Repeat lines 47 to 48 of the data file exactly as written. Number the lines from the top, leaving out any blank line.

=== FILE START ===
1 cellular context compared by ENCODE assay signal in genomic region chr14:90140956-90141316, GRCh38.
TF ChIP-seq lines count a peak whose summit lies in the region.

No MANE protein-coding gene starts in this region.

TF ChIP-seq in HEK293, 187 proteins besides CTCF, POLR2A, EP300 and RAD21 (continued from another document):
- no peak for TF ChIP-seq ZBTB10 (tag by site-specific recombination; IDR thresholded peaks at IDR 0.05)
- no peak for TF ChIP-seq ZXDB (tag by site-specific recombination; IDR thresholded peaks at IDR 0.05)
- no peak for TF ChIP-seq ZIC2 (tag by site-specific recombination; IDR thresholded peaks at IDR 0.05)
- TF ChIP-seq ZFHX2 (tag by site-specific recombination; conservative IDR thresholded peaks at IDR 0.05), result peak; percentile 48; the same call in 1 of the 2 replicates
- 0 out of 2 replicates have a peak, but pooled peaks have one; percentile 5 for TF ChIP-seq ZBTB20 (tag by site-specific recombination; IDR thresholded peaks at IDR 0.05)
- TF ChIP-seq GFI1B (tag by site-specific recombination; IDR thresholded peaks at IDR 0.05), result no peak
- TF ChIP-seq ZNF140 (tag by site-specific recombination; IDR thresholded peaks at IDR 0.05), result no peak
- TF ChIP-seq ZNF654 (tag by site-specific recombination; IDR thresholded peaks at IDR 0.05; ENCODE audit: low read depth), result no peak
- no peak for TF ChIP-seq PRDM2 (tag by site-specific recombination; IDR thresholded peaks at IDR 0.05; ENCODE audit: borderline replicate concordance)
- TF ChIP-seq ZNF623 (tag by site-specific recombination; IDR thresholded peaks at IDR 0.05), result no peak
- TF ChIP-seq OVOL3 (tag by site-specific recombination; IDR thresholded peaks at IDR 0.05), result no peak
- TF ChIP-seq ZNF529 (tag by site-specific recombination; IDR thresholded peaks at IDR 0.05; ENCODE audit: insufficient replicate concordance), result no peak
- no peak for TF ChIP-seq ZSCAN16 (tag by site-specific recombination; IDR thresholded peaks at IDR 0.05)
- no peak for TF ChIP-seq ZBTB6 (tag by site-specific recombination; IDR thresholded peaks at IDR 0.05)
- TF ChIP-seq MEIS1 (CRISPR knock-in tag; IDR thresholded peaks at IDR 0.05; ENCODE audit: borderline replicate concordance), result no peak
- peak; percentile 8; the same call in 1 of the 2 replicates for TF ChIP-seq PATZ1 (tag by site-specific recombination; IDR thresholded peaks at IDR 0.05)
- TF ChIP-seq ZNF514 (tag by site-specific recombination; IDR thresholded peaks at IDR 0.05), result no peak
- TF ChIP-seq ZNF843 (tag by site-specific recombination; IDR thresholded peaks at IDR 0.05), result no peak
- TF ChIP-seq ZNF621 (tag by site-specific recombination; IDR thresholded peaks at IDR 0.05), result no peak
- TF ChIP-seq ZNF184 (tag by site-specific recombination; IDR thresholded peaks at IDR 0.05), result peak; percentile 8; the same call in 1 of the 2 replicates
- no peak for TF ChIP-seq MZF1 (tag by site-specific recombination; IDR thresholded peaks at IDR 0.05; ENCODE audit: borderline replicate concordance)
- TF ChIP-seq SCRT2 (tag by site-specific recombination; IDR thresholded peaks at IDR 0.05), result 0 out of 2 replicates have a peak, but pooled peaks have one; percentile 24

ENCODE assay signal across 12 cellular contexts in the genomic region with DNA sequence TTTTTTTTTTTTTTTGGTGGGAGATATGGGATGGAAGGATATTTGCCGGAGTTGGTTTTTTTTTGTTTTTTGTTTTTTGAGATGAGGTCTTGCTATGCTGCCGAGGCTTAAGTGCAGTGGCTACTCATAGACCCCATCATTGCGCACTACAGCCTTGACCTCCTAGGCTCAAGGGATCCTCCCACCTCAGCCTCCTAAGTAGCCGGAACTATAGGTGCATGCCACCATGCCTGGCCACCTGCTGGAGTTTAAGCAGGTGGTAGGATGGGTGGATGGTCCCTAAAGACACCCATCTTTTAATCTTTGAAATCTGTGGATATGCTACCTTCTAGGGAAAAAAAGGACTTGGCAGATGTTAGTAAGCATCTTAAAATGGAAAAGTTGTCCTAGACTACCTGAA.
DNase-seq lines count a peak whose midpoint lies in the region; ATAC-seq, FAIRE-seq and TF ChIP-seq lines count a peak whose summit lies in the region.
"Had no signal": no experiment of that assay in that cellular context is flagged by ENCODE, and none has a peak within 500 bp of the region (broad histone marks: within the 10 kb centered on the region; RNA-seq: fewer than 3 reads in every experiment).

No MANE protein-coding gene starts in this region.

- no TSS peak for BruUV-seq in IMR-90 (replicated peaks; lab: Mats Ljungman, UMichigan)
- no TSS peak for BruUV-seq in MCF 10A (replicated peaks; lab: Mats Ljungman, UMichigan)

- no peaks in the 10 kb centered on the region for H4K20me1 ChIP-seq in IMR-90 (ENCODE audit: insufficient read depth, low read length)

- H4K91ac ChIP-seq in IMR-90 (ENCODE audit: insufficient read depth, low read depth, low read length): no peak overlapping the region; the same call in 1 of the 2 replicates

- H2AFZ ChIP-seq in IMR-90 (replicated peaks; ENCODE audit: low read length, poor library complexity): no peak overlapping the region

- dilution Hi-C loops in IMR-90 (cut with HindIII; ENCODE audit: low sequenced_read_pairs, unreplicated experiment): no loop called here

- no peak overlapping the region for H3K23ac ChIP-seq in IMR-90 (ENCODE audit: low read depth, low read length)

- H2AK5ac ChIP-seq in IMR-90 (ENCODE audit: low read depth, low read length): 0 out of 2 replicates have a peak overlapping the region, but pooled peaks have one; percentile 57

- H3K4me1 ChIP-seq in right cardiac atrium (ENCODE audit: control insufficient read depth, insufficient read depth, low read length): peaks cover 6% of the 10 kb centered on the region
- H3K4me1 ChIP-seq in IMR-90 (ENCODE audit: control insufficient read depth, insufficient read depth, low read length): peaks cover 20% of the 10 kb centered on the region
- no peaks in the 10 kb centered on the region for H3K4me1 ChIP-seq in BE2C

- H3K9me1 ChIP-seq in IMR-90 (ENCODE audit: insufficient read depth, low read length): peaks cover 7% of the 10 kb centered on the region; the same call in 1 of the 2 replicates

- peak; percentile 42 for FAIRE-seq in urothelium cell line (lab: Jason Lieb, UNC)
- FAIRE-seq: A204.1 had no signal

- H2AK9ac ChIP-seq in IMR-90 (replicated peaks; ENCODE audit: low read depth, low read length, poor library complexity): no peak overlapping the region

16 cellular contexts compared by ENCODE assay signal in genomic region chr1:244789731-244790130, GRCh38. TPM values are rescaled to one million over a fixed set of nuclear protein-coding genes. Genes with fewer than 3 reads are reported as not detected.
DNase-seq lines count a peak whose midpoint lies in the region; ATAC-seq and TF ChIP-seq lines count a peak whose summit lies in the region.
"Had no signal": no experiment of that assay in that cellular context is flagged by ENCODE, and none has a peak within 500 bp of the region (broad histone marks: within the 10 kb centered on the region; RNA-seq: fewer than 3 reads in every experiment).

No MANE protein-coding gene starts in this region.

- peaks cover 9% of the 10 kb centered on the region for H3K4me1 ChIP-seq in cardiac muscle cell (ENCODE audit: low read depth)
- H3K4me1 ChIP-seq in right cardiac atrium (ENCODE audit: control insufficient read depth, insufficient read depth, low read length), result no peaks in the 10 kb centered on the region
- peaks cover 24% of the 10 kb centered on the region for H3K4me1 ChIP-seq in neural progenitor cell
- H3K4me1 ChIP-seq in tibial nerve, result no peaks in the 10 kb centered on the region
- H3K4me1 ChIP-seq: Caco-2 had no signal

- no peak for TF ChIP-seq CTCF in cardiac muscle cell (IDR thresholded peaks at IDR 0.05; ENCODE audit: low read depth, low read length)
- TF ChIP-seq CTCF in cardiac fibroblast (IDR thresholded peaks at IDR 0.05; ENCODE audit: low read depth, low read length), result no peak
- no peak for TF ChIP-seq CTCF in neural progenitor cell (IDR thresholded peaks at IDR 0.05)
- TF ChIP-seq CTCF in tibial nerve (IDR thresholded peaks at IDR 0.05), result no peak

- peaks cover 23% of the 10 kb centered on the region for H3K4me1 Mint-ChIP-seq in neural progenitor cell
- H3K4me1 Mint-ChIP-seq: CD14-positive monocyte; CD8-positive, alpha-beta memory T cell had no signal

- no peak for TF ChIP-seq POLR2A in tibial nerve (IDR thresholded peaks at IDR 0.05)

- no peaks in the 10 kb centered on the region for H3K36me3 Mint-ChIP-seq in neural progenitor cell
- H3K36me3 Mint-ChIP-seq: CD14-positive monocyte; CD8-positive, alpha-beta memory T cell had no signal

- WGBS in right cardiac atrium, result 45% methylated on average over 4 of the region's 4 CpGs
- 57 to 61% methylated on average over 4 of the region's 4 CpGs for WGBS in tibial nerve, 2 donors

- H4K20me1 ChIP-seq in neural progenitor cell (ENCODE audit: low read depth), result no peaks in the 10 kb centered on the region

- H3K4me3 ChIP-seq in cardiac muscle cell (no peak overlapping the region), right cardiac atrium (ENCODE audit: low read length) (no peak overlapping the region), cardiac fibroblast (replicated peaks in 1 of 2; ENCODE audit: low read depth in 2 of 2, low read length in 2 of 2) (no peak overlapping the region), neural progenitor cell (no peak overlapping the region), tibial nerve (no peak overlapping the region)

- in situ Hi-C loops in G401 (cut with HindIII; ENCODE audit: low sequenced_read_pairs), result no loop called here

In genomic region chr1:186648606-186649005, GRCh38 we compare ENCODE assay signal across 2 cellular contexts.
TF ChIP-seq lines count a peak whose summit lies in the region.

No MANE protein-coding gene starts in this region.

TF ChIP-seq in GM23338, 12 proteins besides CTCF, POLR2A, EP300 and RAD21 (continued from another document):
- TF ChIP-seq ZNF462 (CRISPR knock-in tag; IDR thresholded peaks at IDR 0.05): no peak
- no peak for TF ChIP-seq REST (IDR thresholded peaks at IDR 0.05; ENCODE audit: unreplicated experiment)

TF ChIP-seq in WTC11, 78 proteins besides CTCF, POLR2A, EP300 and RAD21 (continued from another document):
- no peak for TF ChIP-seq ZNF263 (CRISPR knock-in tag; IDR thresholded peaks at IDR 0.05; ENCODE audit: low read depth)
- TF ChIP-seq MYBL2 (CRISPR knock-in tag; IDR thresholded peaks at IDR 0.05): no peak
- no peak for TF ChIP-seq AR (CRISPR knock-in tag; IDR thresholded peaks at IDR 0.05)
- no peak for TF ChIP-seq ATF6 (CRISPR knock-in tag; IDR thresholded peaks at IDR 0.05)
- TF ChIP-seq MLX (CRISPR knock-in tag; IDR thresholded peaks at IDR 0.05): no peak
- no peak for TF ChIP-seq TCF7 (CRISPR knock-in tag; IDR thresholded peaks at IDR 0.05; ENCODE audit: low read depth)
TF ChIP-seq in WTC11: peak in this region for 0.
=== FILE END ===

DNase-seq lines count a peak whose midpoint lies in the region; ATAC-seq and TF ChIP-seq lines count a peak whose summit lies in the region.
"Had no signal": no experiment of that assay in that cellular context is flagged by ENCODE, and none has a peak within 500 bp of the region (broad histone marks: within the 10 kb centered on the region; RNA-seq: fewer than 3 reads in every experiment).